What shall I do when I am called to an Obstetric Unit to
attend a normal newborn?
Dr Mukul Tiwari, MD, DCH, FIAP
Consultant Pediatrician & Neonatologist,
President Adolescent Chapter MP, Indian Academy of Pediatrics
Member Web Committee Adolescent Chapter, IAP
Exec Member: Disaster Management Group & Medico-legal
Author “A to Z Baby care" (English & Hindi Editions)
Central working Council Member, IMA
Address: Apex Hospital, University Road, Gwalior, PC 474011
Phone: 0751-2340924, 2340910. M-09827383008
Introduction: Neonatal Birth
asphyxia accounts for about 19% of the 5 million neonatal deaths
which occur each year world wide. It also accounts for a large
no of mentally and physically subnormal children. For most of
these newborns resuscitation was not available. Therefore
outcome of thousands of newborns per year may be improved if
neonatal care can be improved. About 90% babies require no help
to establish normal breathing .Approximately 10% of newborns
require some kind of assistance to begin breathing at birth;
about 1 % need vigorous resuscitation to survive.
As soon as I arrive in Obstetrician’s set up I
will first check that the delivery room has all the necessary
equipments to successfully resuscitate a newborn of any
gestational age. The equipment should include a radiant warmer,
warmed blankets, a source of oxygen, Neonatal Ambu Bag, Neonatal
Laryngoscope, Endotracheal tubes ,a source of regulated suction,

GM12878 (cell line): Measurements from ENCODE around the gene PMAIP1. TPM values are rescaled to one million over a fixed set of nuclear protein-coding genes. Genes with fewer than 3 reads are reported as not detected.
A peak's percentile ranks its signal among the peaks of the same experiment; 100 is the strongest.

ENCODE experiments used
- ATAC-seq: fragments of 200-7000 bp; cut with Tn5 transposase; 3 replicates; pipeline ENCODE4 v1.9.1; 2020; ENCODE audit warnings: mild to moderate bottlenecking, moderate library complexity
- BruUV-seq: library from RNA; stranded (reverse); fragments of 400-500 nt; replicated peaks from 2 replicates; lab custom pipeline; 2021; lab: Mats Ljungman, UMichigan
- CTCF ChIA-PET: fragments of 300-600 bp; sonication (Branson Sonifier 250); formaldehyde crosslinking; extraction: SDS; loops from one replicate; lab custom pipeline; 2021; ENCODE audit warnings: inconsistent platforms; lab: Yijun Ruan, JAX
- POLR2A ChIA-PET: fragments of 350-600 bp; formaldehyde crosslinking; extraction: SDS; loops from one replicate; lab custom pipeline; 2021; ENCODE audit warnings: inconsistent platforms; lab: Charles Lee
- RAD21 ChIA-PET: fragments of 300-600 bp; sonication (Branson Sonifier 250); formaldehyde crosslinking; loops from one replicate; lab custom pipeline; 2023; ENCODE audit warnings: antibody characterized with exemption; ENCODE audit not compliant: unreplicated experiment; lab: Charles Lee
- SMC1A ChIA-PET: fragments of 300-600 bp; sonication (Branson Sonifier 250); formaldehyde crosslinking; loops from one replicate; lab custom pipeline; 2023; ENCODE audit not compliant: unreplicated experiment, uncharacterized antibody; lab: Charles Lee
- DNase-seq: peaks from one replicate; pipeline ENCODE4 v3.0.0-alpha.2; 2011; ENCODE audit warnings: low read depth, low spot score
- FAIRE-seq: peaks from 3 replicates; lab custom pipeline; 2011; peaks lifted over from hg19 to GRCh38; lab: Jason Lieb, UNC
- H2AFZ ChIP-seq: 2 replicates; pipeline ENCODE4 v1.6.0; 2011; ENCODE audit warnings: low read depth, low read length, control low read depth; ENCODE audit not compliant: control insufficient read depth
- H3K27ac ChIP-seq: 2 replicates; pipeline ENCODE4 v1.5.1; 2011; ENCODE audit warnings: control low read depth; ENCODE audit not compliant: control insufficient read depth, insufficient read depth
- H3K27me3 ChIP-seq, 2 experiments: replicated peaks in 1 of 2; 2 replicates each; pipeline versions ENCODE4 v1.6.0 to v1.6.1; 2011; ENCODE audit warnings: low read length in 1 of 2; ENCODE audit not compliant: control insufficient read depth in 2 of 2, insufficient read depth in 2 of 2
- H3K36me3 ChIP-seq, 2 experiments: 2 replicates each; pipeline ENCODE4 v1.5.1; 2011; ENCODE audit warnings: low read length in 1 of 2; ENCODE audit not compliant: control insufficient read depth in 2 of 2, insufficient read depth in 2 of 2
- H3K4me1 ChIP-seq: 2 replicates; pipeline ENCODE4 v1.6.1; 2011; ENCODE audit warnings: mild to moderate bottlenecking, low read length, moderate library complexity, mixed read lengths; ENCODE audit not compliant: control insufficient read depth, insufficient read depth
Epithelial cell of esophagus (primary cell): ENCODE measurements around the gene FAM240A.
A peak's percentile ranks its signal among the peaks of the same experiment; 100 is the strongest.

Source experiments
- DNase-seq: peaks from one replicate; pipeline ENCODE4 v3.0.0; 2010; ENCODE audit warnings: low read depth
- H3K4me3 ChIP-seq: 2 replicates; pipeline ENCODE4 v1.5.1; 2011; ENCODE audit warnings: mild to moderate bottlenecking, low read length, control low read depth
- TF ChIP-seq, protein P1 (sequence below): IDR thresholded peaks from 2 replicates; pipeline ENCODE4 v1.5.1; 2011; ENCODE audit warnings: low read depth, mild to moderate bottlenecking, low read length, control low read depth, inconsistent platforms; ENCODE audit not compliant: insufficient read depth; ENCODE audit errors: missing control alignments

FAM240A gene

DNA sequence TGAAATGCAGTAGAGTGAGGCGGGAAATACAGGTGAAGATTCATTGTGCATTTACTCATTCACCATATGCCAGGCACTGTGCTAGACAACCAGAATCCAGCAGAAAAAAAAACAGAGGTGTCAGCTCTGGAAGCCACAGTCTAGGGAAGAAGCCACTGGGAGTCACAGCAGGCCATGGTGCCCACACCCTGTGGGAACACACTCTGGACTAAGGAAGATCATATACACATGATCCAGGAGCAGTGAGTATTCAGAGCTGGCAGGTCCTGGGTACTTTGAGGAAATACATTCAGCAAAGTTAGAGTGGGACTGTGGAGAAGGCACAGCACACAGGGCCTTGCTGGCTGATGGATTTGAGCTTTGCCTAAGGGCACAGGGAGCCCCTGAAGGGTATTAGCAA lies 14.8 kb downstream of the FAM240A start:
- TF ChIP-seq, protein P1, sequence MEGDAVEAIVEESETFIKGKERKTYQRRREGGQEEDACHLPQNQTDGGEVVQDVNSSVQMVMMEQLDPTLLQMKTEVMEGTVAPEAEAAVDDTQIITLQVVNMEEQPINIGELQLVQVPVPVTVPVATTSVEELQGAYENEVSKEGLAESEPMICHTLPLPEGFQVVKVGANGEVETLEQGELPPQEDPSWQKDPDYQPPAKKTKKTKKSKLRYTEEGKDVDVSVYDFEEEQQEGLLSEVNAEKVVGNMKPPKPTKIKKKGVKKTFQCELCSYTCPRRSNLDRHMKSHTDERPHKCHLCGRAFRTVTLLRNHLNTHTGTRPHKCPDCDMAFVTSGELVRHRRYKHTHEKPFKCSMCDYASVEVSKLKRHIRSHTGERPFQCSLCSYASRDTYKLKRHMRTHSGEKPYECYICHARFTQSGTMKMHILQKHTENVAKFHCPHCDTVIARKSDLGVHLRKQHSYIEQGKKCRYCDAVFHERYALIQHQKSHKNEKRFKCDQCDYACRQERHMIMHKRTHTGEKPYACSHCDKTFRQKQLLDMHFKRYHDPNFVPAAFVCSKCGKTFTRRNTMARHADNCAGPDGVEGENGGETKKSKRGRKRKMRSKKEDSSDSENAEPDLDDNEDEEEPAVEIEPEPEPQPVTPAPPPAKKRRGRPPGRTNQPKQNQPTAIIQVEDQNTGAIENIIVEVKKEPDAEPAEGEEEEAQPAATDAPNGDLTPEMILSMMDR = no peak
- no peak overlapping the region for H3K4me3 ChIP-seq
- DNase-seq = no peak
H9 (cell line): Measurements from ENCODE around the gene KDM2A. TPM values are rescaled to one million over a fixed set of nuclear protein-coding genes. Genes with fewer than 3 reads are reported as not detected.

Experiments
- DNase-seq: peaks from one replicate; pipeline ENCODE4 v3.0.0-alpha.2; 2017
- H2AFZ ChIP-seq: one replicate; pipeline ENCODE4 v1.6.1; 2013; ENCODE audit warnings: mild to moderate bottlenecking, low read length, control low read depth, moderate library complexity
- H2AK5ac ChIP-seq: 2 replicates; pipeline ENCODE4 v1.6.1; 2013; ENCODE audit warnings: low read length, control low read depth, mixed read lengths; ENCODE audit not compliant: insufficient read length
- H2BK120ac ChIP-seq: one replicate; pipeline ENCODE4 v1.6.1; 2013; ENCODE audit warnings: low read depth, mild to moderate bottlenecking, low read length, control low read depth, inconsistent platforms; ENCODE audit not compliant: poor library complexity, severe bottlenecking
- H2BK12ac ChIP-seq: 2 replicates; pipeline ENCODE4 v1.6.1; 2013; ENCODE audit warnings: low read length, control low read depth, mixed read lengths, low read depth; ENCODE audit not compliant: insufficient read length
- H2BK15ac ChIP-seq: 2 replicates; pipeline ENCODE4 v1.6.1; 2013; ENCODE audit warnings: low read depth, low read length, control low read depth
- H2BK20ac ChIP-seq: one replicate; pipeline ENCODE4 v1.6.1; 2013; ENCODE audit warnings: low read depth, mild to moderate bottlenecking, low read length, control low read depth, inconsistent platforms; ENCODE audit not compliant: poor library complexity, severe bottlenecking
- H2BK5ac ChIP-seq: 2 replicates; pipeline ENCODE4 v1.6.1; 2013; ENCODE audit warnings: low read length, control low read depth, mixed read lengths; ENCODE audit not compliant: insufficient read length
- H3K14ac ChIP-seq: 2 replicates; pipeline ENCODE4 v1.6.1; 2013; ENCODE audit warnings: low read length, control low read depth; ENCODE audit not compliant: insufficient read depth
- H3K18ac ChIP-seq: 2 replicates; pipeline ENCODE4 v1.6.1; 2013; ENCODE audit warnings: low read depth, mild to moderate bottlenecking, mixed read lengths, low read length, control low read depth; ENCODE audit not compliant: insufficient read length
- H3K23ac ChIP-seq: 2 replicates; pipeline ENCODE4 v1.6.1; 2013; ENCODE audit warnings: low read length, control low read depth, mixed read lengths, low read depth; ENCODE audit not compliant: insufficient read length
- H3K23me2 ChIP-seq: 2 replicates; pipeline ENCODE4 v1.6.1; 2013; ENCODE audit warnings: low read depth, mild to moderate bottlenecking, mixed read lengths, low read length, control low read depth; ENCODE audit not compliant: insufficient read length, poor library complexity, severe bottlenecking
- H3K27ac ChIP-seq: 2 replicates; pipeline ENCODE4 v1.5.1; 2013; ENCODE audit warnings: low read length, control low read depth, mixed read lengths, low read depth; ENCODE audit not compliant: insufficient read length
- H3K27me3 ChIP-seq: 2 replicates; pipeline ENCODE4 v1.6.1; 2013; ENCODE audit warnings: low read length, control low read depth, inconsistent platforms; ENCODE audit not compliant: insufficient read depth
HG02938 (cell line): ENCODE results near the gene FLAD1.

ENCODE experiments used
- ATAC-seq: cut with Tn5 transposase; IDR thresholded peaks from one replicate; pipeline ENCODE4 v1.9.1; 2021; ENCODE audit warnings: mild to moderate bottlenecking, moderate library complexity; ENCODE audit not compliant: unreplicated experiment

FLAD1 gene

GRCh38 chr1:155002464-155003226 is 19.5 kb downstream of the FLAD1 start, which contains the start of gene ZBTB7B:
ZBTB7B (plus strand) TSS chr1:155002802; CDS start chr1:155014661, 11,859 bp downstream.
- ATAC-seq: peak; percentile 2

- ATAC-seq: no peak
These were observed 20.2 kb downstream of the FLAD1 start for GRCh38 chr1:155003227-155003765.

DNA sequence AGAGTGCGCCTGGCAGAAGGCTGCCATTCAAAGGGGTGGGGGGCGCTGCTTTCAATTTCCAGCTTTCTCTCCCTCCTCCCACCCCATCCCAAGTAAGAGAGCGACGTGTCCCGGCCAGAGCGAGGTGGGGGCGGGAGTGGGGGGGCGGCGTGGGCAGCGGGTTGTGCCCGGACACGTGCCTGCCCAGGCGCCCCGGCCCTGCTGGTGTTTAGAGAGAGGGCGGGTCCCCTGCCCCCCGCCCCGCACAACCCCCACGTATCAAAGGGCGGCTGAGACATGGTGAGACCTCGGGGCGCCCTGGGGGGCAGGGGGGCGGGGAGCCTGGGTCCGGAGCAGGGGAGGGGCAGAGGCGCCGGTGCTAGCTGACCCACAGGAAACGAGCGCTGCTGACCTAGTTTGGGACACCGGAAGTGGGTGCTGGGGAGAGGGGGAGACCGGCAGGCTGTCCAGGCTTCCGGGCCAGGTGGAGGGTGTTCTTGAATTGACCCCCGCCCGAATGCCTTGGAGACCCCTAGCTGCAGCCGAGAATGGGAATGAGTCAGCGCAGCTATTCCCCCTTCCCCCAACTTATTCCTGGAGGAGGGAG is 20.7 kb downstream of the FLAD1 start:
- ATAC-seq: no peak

instruments and supplies for establishing intravenous access,
trays equipped for emergency procedures, and drugs that may be
useful in resuscitation like epinephrine and Soda Bicarb.
While the baby is coming out of delivery room or
operation theatre I can do a quick assessment. A term infant
with clear amniotic fluid, a lusty cry, adequate respiratory
effort and good muscle tone is enough to put me at ease without
attempting any frantic efforts. I will proceed in the
following manner then take the following steps-
Put baby supine
under a radiant warmer. If baby reception area is not having a
Radiant Warmer then a heater may be used judiciously.
baby’s head in slight hyperextension (sniffing position) to
create a good air passage.
airway of secretions with a gentle suction of first mouth then
nostrils. It is important to first suction mouth. Suction is not
necessary if there are minimal or no secretions.
Dry the infant
with a pre-warmed sterilized cloth. Some babies come out full of
secretions and you need extra supply of cloth for them. Some
babies have a lot of vernix. Don’t try to peel off all the
vernix violently. Pre-sterilized cotton dipped in pre-sterilized
oil will clean the vernix smoothly.
Clamp and cut
the umbilical cord .Check the stump afterwards for bleeding
because clamps may be defective and thread tie may come loose.
suctioning of baby will produce enough stimulation for baby to
cry spontaneously. If there is meconium baby’s throat and nose
should be suctioned thoroughly followed by suctioning of trachea
with an infant feeding tube with the help of a laryngoscope.
This should be followed by a gastric wash with normal saline.
Baby may be
then clothed and kept for a brief period of observation after
which the baby may be sent to the mother’s room. If it is a
normal delivery baby may be kept on the mother’s chest or side
to keep her warm. If it is a Cesarean operation delivery and
mother will take time to come out of the OT the baby may be kept
a little longer in the baby reception unit under strict
supervision of a competent attendant or sent to the mother’s
room where relative ladies, probably her Grandma, will hold the
baby and take care of it.
Newborn infants who need extensive resuscitation
should be rapidly identified. After initial stabilization
(provide warmth, position, clear the airway, dry, stimulate, and
reposition) they need positive pressure ventilation, chest
compressions, and medications. Below is the algorithm for the
steps of immediate post partum newborn care